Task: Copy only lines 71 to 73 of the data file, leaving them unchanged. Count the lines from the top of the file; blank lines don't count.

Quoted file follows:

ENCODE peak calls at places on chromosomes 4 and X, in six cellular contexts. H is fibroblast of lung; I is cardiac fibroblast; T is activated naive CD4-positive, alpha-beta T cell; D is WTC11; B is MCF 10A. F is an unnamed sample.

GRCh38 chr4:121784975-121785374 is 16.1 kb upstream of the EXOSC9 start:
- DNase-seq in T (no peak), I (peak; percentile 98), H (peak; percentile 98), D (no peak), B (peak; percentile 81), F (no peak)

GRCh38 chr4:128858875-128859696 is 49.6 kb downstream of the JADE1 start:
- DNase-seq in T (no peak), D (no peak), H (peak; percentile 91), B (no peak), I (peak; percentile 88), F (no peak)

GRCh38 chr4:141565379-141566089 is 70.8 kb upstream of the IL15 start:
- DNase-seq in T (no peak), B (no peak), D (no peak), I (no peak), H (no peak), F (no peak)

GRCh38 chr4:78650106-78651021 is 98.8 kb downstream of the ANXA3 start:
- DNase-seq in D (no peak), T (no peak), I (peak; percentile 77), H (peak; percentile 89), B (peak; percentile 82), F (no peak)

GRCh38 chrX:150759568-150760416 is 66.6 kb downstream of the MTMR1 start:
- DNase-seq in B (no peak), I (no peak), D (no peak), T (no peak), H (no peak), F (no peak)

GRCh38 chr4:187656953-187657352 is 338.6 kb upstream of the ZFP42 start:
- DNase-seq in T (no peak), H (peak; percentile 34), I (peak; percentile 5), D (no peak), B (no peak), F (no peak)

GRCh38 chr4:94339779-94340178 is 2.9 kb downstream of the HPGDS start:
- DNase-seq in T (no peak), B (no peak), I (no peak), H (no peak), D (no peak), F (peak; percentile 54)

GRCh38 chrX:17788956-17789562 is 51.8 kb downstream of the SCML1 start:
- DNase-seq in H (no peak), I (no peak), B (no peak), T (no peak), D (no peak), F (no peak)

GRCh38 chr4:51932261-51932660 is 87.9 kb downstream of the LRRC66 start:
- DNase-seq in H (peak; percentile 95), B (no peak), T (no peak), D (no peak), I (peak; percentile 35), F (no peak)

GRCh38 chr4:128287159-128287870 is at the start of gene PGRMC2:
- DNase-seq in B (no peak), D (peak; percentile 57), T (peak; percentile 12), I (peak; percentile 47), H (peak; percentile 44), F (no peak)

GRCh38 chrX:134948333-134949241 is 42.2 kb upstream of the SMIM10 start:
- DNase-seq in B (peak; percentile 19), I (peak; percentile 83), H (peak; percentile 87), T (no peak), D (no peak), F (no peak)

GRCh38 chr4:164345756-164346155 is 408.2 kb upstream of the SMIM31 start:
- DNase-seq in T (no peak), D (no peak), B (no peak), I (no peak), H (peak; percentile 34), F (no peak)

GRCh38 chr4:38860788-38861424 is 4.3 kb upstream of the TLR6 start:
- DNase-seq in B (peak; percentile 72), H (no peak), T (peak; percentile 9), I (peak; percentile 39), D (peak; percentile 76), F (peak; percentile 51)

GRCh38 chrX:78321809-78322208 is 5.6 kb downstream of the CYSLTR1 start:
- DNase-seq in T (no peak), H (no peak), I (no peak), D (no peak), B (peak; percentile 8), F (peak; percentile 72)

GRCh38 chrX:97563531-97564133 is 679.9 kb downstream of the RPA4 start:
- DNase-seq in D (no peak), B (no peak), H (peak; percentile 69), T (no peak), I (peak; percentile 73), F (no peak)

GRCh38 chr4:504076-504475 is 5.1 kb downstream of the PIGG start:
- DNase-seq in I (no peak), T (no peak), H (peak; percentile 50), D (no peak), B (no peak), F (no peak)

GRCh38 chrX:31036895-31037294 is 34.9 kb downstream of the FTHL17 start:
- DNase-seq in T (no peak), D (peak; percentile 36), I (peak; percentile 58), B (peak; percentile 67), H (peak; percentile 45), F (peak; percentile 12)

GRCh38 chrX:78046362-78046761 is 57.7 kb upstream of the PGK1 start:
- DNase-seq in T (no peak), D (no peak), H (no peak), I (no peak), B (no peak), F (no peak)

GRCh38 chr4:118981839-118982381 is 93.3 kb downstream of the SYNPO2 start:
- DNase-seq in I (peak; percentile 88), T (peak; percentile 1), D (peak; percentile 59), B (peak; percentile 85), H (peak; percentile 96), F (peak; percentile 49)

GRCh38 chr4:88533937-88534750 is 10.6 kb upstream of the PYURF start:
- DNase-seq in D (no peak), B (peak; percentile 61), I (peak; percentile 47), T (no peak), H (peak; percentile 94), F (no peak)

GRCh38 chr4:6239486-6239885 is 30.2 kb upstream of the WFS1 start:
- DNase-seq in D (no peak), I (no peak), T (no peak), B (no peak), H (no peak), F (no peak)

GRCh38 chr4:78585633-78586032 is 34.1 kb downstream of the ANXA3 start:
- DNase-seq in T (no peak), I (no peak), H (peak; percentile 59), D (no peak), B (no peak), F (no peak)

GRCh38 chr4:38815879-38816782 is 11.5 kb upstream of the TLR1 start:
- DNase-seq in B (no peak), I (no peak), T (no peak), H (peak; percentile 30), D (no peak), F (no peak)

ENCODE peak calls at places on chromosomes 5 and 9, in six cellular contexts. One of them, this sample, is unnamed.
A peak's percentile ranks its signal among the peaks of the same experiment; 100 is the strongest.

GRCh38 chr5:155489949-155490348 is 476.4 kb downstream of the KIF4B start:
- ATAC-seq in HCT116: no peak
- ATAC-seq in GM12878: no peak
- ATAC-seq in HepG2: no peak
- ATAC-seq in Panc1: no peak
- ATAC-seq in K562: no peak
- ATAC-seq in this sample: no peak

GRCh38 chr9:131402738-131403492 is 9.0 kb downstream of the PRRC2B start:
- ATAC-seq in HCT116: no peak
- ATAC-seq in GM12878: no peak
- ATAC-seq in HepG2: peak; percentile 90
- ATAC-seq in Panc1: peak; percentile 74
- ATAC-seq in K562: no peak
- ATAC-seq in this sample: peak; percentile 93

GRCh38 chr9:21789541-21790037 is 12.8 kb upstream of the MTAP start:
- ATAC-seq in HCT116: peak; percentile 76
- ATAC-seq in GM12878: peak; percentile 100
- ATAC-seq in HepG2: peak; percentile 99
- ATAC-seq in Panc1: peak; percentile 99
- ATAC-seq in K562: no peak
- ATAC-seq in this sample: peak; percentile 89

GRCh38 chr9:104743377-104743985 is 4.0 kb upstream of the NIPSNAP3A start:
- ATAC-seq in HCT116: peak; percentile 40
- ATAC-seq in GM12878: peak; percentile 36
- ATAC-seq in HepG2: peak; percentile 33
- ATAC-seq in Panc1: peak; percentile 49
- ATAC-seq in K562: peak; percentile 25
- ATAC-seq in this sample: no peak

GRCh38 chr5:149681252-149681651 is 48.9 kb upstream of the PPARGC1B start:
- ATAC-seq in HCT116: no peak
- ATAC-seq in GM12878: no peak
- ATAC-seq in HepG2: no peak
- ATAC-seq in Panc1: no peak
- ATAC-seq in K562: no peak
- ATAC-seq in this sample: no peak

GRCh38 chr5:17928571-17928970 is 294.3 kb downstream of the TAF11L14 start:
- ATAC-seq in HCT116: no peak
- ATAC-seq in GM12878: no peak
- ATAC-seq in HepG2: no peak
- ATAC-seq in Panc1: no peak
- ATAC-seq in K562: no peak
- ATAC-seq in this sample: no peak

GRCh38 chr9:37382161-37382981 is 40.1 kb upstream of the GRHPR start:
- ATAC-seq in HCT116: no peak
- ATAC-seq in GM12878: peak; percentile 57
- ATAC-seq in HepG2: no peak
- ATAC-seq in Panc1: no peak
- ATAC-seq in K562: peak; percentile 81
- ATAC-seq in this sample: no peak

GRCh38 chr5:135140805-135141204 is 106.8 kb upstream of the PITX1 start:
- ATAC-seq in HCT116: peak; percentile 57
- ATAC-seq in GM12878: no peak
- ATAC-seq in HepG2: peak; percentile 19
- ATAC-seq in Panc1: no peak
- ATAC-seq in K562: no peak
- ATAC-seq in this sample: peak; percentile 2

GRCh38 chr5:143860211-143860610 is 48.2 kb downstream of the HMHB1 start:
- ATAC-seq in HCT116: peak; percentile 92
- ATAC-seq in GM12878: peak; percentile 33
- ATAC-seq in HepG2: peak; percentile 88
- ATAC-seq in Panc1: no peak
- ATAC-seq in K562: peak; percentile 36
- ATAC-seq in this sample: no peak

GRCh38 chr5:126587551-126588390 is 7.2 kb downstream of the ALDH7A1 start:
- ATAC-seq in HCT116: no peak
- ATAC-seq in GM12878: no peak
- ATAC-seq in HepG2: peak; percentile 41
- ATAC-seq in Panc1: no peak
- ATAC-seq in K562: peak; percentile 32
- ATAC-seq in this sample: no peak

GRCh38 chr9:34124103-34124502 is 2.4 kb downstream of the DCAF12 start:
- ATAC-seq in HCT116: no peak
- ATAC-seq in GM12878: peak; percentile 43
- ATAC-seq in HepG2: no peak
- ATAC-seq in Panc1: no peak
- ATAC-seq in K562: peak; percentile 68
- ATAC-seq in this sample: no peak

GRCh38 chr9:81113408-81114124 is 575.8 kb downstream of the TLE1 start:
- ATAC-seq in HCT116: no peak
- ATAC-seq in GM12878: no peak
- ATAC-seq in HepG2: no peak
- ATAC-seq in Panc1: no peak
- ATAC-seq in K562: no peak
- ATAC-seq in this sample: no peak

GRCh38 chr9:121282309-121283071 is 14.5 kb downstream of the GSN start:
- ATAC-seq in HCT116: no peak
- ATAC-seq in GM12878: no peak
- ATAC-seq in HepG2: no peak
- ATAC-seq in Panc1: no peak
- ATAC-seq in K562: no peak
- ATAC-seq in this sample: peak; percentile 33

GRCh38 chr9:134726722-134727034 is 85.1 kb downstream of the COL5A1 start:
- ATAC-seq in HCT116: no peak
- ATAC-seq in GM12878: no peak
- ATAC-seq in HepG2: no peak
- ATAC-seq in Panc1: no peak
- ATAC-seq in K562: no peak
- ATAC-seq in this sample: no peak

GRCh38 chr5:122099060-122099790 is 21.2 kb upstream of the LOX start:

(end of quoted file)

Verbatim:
GRCh38 chr9:104743377-104743985 is 4.0 kb upstream of the NIPSNAP3A start:
- ATAC-seq in HCT116: peak; percentile 40
- ATAC-seq in GM12878: peak; percentile 36